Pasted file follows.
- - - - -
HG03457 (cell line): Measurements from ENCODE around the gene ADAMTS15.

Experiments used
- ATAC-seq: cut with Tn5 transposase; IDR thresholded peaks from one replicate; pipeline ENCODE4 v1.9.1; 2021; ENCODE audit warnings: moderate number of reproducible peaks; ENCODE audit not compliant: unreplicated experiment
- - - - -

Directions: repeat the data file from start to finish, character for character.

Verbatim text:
HG03457 (cell line): Measurements from ENCODE around the gene ADAMTS15.

Experiments used
- ATAC-seq: cut with Tn5 transposase; IDR thresholded peaks from one replicate; pipeline ENCODE4 v1.9.1; 2021; ENCODE audit warnings: moderate number of reproducible peaks; ENCODE audit not compliant: unreplicated experiment